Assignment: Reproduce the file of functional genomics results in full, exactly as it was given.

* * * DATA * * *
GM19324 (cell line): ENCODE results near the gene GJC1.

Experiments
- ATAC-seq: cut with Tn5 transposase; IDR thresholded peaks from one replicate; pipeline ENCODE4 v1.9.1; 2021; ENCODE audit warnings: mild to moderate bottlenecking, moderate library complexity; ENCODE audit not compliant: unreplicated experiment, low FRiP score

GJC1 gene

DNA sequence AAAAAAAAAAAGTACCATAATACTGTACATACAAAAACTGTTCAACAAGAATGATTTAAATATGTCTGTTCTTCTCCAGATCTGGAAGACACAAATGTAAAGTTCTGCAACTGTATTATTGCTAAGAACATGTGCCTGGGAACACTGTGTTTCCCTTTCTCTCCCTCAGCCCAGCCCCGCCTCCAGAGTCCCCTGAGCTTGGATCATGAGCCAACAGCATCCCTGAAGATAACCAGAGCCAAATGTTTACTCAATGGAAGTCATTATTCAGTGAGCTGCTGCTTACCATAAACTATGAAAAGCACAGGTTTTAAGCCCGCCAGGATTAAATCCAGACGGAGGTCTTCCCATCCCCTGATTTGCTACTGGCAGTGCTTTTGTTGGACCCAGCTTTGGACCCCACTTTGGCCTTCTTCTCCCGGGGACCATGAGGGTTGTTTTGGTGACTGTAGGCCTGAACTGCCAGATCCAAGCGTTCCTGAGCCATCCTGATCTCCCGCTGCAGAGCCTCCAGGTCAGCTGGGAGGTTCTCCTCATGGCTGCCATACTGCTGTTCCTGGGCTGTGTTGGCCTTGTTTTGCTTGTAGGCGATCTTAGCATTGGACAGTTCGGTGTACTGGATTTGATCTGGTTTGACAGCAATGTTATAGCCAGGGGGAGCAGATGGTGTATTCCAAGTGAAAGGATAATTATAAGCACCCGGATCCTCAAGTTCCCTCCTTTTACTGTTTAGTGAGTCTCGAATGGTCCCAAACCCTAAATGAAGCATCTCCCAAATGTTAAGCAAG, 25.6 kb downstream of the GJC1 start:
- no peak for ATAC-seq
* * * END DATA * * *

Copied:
GM19324 (cell line): ENCODE results near the gene GJC1.

Experiments
- ATAC-seq: cut with Tn5 transposase; IDR thresholded peaks from one replicate; pipeline ENCODE4 v1.9.1; 2021; ENCODE audit warnings: mild to moderate bottlenecking, moderate library complexity; ENCODE audit not compliant: unreplicated experiment, low FRiP score

GJC1 gene

DNA sequence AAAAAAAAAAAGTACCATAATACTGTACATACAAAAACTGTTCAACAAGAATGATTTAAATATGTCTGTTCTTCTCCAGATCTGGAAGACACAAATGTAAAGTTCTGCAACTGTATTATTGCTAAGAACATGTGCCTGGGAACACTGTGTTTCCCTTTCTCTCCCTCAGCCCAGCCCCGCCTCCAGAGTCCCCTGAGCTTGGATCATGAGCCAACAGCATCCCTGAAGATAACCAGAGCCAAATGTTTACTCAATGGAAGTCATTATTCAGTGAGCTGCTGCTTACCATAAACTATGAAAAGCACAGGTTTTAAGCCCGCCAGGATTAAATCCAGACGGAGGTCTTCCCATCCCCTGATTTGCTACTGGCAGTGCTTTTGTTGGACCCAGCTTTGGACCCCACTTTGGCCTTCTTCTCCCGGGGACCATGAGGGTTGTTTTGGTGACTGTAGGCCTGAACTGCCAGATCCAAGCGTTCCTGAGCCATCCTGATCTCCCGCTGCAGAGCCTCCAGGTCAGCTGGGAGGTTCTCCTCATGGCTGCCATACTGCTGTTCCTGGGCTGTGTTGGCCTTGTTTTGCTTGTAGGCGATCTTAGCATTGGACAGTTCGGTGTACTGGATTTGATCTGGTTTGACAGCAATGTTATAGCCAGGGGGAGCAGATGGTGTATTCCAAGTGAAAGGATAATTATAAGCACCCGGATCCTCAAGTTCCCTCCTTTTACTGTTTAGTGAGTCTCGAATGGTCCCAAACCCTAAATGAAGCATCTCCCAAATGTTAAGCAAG, 25.6 kb downstream of the GJC1 start:
- no peak for ATAC-seq